Dealing by Threes

DEALING THE CARDS BY THREES in THE GAME OF CHANGES.

Take the pack of thirty-two selected cards (viz., the Ace, King, Queen, Knave, Ten, Nine, Eight, and Seven of each suit), having before fixed upon the one you intend to represent yourself, supposing always you are making the essay on your own behalf. If not, it must represent the person for whom you are acting. In doing this, it is necessary to remember that the card chosen should be according to the complexion of the chooser, King or Queen of Diamonds for a very fair person, ditto of Hearts for one rather darker, Clubs for one darker still, and Spades only for one very dark indeed. The card chosen also loses its signification, and simply becomes the representative of a dark or fair man, or woman, as the case may be.

This point having been settled, shuffle the cards, and either cut them or have them cut for you (according to whether you are acting for yourself or another person), taking care to use the left hand. That done, turn them up by threes, and every time you find in these triplets two of the same suit, such as two Hearts, two Clubs, etc., withdraw the highest card and place it on the table before you. If the triplet should chance to be all of the same suit, the highest card is still to be the only one withdrawn; but should it consist of three of the same value but different suits, such as three Kings, etc., they are to be all appropriated. We will suppose that, after having turned up the cards three by three, you have been able to withdraw six, leaving twenty-six, which you shuffle and cut, and again turn up by threes, acting precisely as you did before, until you have obtained eitherthirteen, fifteen, or seventeen cards. Recollect that the number must always be uneven, and that the card representing[7] the person for whom the essay is made must make one of it. Even if the requisite thirteen, fifteen, or seventeen have been obtained, and this one has not made its appearance, the operation must be recommenced. Let us suppose the person whose fortune is being read to be a lady, represented by the Queen of Hearts, and that fifteen cards have been obtained and laid out—in the form of a half circle—in the order they were drawn, viz., the Seven of Clubs, the Ten of Diamonds, the Seven of Hearts, the Knave of Clubs, the King of Diamonds, the Nine of Diamonds, the Ten of Hearts, the Queen of Spades, the Eight of Hearts, the Knave of Diamonds, the Queen of Hearts, the Nine of Clubs, the Seven of Spades, the Ace of Clubs, the Eight of Spades. Having considered your cards, you will find among them two Queens, two Knaves, two tens, three sevens, two eights, and two nines; you are, therefore, able to announce:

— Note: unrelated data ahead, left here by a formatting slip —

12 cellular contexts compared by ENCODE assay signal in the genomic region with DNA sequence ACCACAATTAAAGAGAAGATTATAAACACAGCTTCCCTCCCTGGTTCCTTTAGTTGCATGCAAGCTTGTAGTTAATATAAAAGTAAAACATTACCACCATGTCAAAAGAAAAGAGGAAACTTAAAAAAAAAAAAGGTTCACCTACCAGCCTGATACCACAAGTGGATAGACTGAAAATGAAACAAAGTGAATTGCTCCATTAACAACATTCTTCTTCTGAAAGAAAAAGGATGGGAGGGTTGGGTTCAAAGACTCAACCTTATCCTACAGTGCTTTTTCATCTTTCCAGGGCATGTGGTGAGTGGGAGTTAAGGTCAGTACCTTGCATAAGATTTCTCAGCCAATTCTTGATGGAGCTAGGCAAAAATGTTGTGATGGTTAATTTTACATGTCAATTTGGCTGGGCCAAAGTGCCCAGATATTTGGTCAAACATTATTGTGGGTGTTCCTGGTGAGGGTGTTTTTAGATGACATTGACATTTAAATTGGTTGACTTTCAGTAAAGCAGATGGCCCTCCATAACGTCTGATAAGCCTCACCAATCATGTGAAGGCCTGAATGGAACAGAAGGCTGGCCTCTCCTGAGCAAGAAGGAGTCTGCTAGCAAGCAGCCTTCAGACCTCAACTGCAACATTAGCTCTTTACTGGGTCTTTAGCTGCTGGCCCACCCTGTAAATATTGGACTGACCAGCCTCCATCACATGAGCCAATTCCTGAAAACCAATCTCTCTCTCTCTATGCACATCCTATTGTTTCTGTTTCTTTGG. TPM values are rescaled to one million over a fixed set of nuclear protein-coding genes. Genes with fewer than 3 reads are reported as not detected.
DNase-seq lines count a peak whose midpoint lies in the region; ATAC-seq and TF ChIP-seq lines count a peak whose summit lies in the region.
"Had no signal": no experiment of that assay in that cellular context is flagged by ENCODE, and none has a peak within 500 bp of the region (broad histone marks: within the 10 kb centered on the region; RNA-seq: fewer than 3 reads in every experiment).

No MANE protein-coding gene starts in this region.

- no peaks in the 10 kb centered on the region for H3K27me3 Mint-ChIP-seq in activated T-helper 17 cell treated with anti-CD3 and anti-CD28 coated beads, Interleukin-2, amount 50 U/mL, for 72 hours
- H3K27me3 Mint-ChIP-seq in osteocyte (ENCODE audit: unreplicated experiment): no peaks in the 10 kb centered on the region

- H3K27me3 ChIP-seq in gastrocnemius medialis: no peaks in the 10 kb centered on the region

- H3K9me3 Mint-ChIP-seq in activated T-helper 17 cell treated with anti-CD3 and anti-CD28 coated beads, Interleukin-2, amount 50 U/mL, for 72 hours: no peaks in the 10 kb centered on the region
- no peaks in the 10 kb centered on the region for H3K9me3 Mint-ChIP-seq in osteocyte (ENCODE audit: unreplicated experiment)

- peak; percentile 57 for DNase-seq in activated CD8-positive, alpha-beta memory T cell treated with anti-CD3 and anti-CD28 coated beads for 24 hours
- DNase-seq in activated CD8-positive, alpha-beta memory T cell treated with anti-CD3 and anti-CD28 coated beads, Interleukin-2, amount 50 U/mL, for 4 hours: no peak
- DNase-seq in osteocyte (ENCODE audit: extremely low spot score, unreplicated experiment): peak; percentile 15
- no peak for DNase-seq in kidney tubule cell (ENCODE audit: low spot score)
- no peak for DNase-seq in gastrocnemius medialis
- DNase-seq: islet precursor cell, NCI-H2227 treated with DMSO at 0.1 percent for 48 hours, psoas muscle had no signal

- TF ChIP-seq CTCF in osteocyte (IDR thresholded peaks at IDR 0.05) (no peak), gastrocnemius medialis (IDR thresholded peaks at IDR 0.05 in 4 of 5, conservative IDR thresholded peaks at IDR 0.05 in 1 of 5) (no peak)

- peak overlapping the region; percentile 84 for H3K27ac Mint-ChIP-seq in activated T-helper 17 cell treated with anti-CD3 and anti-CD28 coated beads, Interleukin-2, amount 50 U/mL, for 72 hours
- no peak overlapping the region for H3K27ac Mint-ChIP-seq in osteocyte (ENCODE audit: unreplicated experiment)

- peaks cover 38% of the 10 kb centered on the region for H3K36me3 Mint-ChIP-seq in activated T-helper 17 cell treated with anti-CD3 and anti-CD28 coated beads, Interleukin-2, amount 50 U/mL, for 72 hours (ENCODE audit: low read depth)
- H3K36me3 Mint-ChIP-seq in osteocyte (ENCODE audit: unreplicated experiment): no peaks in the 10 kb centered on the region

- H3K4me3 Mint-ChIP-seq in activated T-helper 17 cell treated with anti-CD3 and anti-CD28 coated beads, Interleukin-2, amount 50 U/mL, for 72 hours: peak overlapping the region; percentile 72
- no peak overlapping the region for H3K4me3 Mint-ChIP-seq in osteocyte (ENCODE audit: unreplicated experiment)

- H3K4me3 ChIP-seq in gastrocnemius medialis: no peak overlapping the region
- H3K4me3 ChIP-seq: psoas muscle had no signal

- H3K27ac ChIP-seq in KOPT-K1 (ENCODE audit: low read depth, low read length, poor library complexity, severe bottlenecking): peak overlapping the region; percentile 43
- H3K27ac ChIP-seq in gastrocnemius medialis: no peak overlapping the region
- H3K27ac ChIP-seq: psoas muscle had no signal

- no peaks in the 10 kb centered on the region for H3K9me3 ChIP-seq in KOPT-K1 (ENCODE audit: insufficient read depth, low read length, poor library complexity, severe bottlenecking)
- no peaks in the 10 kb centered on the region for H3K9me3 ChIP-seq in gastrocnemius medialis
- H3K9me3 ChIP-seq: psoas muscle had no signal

“The two Queens before me signify the reunion of friends; the two Knaves, that there is mischief being made between them. These two tens denote a change of profession, which, from one of them being between two sevens, I see will not be effected without some difficulty; the cause of which, according to these threesevens, will be illness. However, these two nines promise some small gain, resulting—so say these two eights—from a love affair.”